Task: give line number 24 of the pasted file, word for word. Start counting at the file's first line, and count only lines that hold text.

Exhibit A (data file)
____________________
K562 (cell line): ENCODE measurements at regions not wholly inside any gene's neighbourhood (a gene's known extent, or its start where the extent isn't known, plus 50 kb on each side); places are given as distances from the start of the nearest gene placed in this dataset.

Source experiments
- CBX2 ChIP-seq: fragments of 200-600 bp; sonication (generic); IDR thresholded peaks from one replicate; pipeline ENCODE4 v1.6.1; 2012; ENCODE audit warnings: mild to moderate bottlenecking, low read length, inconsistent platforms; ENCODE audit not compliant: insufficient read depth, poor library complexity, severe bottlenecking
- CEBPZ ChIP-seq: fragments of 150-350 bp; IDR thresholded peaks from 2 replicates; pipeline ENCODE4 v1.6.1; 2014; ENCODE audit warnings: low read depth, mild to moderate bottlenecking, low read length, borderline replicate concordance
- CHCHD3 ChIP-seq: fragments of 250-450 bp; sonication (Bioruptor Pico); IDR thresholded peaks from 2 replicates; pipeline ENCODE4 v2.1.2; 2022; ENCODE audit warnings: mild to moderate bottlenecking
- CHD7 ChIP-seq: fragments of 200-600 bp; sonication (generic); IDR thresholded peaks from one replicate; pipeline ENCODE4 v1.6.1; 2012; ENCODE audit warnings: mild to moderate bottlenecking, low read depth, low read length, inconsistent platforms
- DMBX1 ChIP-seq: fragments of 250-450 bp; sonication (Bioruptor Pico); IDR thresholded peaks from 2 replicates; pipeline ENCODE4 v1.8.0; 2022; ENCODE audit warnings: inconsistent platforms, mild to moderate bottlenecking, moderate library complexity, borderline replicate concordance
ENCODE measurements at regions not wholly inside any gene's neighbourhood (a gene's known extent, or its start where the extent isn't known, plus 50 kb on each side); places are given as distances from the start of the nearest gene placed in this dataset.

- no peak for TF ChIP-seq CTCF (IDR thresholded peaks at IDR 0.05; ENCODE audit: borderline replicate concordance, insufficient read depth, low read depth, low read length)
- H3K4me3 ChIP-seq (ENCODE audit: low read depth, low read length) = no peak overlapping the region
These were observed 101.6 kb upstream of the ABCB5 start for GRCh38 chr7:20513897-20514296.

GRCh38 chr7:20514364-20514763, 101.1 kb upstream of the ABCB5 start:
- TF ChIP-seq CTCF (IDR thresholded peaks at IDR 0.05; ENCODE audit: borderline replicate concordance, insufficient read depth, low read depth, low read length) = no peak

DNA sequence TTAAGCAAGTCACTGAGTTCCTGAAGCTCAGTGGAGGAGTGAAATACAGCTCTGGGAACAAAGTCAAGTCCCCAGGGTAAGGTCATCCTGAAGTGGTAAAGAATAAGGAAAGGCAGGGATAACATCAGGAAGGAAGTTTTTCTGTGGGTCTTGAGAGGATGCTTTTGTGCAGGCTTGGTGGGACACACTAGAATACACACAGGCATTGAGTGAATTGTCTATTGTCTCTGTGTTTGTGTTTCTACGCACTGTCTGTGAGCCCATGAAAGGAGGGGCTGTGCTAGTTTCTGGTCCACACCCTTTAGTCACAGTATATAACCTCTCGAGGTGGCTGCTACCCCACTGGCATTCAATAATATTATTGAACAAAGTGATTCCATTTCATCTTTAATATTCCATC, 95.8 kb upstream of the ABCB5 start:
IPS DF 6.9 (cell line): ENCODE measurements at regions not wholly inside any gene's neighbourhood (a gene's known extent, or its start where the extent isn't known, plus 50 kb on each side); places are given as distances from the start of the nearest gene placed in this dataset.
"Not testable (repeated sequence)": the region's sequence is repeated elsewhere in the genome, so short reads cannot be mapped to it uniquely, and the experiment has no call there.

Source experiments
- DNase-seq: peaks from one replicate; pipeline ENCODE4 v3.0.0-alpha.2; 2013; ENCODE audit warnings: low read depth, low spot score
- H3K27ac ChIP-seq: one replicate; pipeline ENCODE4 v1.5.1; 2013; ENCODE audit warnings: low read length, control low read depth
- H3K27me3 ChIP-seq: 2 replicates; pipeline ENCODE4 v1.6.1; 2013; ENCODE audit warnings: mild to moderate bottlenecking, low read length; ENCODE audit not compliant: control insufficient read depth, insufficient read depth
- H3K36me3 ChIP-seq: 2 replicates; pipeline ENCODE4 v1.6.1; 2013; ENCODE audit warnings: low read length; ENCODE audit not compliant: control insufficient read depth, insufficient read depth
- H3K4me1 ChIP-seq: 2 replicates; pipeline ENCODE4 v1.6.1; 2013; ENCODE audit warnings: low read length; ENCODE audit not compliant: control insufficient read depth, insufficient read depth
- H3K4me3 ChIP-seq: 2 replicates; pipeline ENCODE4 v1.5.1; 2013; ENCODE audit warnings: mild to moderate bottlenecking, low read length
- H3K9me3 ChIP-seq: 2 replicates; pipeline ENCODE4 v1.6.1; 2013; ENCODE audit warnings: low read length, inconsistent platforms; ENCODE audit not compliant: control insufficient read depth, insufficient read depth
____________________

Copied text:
- H3K9me3 ChIP-seq: 2 replicates; pipeline ENCODE4 v1.6.1; 2013; ENCODE audit warnings: low read length, inconsistent platforms; ENCODE audit not compliant: control insufficient read depth, insufficient read depth